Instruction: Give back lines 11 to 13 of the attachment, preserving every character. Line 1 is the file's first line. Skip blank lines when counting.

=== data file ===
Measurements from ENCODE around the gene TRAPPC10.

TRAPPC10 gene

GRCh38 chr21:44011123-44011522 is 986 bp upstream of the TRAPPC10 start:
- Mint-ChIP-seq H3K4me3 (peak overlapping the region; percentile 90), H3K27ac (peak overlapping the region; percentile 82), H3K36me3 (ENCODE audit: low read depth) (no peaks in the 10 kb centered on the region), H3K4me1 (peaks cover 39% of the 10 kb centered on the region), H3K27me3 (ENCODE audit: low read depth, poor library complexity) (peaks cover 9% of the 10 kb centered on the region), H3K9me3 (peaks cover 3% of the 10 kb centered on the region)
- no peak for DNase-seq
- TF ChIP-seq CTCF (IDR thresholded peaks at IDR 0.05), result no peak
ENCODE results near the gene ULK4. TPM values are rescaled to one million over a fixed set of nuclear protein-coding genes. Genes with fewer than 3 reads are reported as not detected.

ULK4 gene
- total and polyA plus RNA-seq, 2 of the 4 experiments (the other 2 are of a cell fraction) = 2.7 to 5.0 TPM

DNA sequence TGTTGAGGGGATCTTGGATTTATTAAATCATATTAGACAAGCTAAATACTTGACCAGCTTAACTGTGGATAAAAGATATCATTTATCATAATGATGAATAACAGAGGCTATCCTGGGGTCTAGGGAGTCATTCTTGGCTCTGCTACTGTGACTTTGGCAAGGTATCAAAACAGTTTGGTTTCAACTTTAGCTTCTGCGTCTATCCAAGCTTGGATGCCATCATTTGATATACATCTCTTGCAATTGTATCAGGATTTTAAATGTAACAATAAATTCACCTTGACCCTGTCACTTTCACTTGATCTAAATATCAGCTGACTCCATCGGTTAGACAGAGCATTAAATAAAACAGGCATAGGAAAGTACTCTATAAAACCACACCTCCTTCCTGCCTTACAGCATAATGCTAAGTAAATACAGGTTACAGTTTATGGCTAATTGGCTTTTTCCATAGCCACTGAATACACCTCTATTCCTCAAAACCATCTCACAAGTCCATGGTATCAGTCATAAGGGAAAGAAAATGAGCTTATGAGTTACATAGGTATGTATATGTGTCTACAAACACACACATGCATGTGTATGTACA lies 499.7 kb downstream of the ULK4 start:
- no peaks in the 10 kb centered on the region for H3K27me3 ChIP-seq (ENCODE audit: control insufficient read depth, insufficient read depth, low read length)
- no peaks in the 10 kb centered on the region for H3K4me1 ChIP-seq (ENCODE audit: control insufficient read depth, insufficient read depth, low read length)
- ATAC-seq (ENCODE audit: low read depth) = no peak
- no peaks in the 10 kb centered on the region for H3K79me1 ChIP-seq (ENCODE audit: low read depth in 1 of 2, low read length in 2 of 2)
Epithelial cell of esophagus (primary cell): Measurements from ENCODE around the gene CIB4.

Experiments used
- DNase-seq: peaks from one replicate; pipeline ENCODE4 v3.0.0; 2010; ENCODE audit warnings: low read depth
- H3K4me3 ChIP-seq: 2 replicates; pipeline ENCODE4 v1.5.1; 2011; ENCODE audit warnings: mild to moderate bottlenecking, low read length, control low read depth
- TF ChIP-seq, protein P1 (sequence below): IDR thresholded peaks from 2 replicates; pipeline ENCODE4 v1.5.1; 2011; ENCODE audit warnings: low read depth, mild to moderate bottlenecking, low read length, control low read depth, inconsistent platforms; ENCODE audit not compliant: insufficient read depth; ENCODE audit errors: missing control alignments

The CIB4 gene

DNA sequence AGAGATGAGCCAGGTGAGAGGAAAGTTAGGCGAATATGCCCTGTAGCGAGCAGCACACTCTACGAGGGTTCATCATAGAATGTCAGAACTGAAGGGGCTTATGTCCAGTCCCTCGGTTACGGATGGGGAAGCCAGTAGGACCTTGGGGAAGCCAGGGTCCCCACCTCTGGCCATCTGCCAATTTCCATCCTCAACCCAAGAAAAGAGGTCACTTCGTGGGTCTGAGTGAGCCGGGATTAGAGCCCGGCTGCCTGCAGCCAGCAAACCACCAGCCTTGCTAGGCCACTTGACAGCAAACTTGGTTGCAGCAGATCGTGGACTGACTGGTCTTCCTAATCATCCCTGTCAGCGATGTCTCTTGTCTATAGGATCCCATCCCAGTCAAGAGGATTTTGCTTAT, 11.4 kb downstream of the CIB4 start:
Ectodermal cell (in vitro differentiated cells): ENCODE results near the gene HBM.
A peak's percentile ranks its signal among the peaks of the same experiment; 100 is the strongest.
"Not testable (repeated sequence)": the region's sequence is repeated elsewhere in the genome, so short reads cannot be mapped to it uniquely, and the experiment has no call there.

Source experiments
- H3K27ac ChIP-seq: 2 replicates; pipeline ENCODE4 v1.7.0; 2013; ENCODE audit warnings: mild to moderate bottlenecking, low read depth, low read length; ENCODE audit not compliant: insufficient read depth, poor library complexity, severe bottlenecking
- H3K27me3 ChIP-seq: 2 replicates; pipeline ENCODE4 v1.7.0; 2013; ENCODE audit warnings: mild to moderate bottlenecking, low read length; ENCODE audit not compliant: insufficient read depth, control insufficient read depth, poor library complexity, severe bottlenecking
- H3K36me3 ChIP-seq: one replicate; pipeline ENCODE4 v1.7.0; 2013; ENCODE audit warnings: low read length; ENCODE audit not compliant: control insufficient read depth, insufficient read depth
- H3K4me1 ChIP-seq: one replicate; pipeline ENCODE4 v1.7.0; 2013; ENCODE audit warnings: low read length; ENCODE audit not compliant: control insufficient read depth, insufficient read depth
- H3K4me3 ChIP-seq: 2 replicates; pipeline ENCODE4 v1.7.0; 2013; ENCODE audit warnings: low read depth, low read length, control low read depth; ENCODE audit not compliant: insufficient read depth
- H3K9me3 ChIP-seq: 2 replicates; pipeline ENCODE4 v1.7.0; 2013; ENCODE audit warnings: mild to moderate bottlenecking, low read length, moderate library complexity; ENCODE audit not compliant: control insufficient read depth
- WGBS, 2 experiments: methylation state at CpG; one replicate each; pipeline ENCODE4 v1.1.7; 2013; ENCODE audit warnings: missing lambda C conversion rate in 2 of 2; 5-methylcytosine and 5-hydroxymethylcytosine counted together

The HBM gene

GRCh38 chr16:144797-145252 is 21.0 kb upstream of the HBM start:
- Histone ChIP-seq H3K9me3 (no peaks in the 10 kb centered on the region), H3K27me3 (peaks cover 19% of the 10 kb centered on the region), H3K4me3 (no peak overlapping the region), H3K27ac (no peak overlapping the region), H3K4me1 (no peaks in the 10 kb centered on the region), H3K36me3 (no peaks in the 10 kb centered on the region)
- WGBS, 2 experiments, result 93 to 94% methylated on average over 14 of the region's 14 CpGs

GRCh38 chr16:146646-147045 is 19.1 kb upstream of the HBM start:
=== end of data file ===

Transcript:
- no peaks in the 10 kb centered on the region for H3K27me3 ChIP-seq (ENCODE audit: control insufficient read depth, insufficient read depth, low read length)
- no peaks in the 10 kb centered on the region for H3K4me1 ChIP-seq (ENCODE audit: control insufficient read depth, insufficient read depth, low read length)
- ATAC-seq (ENCODE audit: low read depth) = no peak